So, I’m sitting writing this review as Donald Trump is declared the winner in the US Presidential Election. If you are on Twitter then just take five minutes to search for #Trumpageddon and you will see a huge reaction to the victory. You will also see comments about Simon Jay’s one-man show Trumpageddon which I saw at the King’s Head Theatre on election night.
Once in the the theatre, we get to meet the shambolic figure of Donald J Trump (Simon Jay) who has ‘flown in’ after voting to be with us this evening. Donald is an orange faced affable(ish) character who, very bravely, not just talks to the audience about how great he is but allows them to question him on his campaign, thoughts and potential actions as President of the United States.
I am going to be really honest and say my feelings about Trumpageddon are really conflicted. Simon Jay has really captured the person of Donald Trump and all the familiar parts of the man are there to see. The little looks, disheveled appearance, repetition, and gestures are all captured very well, as are some of Trump’s favourite phrases and comments, along with the ickiness that comes to mind whenever he makes eye contact with a female audience member. Simon really does well with the questions from the audience – which contained a surprising number of Americans on the night I went. I also loved the very simple decision-making method that was introduced.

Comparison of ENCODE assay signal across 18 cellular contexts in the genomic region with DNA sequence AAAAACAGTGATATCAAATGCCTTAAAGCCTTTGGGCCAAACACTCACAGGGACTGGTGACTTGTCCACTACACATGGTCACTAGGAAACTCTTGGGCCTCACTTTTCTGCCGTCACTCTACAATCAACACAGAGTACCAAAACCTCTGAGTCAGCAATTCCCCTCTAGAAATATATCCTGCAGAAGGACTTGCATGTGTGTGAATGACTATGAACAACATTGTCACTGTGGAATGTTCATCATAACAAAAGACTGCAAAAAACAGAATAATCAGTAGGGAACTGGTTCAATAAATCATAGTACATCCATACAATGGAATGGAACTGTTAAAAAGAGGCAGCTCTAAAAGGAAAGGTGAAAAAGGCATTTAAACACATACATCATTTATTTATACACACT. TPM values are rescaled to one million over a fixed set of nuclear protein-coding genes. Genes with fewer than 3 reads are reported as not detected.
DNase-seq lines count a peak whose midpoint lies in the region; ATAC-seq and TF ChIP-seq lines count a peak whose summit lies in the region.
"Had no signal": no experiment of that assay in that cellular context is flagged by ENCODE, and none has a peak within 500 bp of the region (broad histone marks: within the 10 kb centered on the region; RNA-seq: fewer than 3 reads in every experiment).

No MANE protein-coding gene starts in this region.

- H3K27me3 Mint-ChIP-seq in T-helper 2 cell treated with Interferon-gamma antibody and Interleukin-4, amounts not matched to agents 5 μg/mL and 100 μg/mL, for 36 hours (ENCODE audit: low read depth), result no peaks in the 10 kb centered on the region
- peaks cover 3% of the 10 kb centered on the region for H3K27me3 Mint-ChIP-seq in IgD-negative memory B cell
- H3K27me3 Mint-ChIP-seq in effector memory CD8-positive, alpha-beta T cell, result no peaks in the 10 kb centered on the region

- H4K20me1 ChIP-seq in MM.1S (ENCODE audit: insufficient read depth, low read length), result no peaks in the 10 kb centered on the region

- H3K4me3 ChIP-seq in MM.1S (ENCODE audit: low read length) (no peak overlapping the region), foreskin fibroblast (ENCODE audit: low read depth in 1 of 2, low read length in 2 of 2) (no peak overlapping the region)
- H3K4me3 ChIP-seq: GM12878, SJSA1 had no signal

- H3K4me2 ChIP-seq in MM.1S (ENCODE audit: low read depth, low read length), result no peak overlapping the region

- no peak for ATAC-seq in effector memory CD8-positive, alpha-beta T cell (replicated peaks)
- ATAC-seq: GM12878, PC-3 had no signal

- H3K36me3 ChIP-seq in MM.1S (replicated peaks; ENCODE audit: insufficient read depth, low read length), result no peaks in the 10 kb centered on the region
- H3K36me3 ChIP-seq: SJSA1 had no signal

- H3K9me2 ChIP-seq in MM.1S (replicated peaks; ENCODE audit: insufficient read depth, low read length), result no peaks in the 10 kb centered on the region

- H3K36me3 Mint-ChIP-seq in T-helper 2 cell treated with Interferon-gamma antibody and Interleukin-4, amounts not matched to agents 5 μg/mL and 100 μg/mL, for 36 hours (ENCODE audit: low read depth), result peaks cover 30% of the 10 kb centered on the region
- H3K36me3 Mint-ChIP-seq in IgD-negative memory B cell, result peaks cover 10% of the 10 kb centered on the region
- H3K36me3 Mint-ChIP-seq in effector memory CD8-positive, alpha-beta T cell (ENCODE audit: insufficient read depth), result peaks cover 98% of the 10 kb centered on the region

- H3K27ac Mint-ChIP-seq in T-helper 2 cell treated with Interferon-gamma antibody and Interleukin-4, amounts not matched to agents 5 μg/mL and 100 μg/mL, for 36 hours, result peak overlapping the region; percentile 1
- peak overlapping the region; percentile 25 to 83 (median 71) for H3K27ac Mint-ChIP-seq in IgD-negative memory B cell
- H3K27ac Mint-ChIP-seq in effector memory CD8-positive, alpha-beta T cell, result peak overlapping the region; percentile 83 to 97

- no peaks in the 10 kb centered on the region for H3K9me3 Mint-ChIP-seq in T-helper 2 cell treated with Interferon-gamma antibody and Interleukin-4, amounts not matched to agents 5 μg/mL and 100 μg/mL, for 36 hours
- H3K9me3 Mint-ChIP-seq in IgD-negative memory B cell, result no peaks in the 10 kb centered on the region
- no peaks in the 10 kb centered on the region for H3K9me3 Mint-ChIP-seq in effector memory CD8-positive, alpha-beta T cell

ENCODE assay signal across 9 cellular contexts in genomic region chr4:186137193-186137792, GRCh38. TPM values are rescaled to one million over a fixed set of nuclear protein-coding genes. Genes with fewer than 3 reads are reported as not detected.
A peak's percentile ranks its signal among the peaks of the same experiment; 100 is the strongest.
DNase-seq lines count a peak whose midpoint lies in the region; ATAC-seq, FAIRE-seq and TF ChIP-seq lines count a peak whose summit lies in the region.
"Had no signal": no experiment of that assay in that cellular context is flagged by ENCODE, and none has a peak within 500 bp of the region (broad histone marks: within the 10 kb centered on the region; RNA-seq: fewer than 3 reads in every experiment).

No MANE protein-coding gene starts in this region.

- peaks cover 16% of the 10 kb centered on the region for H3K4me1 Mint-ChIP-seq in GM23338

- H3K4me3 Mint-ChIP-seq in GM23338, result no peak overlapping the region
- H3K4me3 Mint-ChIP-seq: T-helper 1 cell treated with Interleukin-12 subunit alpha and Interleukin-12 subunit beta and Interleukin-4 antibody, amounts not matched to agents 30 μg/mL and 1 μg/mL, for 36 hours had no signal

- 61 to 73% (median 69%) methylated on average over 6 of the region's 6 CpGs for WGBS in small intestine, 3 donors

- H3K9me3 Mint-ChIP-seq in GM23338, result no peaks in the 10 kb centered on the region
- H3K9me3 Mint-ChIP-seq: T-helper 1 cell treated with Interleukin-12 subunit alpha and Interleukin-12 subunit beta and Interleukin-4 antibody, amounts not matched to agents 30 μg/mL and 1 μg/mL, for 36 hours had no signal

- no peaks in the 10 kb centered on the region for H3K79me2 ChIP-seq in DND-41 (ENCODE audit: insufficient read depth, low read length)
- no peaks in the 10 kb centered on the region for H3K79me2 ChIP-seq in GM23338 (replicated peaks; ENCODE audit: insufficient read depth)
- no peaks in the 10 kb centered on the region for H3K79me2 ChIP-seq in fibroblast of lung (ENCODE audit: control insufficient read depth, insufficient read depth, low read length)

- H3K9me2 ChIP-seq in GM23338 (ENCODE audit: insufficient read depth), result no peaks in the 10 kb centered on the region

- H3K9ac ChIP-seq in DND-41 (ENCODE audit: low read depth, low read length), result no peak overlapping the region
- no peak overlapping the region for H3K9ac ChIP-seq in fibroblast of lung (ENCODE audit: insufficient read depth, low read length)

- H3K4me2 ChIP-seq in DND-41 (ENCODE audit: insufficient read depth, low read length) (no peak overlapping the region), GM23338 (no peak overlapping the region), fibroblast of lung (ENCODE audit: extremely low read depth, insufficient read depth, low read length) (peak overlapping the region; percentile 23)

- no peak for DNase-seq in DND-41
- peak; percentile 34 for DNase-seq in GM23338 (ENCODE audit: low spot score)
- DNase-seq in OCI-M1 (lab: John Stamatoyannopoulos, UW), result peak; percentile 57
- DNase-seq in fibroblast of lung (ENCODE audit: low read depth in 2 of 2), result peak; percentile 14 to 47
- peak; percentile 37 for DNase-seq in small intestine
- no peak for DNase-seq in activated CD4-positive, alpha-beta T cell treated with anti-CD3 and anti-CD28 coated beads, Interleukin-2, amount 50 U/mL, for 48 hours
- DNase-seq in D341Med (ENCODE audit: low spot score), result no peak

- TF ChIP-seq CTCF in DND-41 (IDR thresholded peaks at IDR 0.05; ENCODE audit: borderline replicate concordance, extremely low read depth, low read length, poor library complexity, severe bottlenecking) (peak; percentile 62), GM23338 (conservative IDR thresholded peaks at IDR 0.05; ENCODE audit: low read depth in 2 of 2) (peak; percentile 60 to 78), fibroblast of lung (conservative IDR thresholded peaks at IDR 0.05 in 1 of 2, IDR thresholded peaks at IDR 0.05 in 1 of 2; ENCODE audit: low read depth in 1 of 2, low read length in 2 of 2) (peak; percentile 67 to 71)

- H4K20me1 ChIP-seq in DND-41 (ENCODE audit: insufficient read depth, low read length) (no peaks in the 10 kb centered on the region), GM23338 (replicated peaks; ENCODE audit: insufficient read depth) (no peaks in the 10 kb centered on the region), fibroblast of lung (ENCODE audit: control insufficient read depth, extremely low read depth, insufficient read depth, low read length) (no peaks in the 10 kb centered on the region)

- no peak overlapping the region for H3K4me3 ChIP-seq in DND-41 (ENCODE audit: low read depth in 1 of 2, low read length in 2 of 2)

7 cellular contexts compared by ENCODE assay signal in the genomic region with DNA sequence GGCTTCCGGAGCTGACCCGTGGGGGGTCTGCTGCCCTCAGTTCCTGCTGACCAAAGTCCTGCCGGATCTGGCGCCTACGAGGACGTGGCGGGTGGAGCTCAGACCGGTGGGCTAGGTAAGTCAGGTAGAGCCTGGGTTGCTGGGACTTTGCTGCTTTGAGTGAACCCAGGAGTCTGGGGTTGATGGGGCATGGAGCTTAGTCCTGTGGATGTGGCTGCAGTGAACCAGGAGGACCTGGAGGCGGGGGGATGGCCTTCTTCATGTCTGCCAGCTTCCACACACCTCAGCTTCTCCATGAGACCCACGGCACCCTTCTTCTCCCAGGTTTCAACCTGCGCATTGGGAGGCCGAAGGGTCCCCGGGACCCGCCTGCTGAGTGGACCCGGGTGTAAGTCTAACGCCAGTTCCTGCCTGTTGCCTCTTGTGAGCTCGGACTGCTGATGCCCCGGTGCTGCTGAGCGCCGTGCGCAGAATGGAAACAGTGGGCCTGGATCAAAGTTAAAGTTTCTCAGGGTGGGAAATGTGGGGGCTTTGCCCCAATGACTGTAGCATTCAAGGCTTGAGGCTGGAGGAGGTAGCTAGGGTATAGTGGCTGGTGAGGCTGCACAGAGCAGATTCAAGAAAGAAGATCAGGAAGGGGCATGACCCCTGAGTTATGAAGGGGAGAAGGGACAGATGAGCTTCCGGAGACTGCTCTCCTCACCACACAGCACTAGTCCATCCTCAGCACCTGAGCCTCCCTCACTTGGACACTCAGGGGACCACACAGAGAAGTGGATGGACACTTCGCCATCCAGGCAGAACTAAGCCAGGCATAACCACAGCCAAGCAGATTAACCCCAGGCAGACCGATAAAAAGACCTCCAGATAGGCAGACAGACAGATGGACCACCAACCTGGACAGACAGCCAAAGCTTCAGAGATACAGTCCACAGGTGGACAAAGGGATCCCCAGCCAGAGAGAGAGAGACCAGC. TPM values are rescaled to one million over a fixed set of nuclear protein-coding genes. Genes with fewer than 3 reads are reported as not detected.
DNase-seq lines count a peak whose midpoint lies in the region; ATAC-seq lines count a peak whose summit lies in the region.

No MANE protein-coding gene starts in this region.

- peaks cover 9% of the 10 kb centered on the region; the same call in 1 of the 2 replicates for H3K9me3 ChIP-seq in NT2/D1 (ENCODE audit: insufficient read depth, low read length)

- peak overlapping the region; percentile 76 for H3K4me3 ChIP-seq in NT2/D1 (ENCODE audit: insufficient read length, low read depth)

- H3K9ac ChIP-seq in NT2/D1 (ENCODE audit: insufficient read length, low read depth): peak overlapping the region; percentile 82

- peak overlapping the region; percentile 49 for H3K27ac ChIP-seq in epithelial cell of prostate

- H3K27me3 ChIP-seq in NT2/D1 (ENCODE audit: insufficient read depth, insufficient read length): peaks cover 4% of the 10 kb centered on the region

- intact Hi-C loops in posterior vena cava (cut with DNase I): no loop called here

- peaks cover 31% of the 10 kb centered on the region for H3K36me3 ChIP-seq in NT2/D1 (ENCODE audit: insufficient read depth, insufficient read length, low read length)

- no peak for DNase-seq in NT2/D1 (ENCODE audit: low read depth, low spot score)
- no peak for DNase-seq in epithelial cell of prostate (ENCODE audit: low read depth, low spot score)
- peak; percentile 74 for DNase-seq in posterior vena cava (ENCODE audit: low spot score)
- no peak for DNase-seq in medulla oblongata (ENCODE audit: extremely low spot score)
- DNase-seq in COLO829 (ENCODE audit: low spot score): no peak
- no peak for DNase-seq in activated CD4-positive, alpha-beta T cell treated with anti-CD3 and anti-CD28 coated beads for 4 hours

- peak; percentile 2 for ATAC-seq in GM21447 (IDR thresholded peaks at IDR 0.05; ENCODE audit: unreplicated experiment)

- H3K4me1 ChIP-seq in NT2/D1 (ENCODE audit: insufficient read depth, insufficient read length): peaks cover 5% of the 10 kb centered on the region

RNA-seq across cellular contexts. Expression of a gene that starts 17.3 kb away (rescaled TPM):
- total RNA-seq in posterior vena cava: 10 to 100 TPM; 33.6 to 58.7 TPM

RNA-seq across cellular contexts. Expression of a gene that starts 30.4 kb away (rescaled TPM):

The real problem is that, from a performance point of view, Donald Trump is very difficult to parody as he often seems to be pretty much a parody in his own right. Simon has definitely captured the essence of the man but, in the case of a normal politician, the sort of answers Simon came up with to the audience questions would normally be considered satire. Unfortunately, having watched a couple of the presidential debates, Simon’s answers are often quite sensible compared to the view of the real person. Rather like the puppets in ‘Avenue Q’, Simon’s portrayal of Trump can get away with throwing the PC rule book out of the window, and occasionally, I felt a twinge of guilt laughing at some of the comments or put downs he used on the audience.
Overall, I sort of enjoyed Trumpageddon. I think I would have enjoyed it more a while ago when it didn’t look like Donald was going to be getting his hands anywhere near the White House keys. However, looking at it as a piece of theatre. The show was well put together and executed overall, though I would question the use of the ‘protect and survive’ soundtrack without giving some form of introduction. Being a bit of an old codger I recognized it immediately – as did my companion (though only because some of the videos were used by Frankie Goes to Hollywood on ‘Relax’) – but some of the younger audience members did look a little puzzled at first. I thought the ending was exceptionally good – and possibly very close to the reality that Mr Trump finds himself in today.
So, to sum up. Trumpageddon is a funny show that delivers a nice satirical view of the next President of the United States. Whilst it cannot out-parody the man himself, it makes a brave stab at it and, considering the events of last night/this morning, I think Simon Jay has a great career ahead of him over the next four years.
Review by Terry Eastham
580,963 people signed a petition to ban Donald J. Trump from entering the UK. Yet he’s here in London in all his horrifying glory. Immerse yourself in Trump’s vision of the world before he blows it to kingdom come. Witness the way he works an audience up into a fervour, ask him all the burning questions and see what a world would be like if The Donald was president. From five-star writer and performer Simon Jay, this absurdist satire of the next US President is as demented, hysterical and disturbed as the man himself.
Extra date added 14th November 2016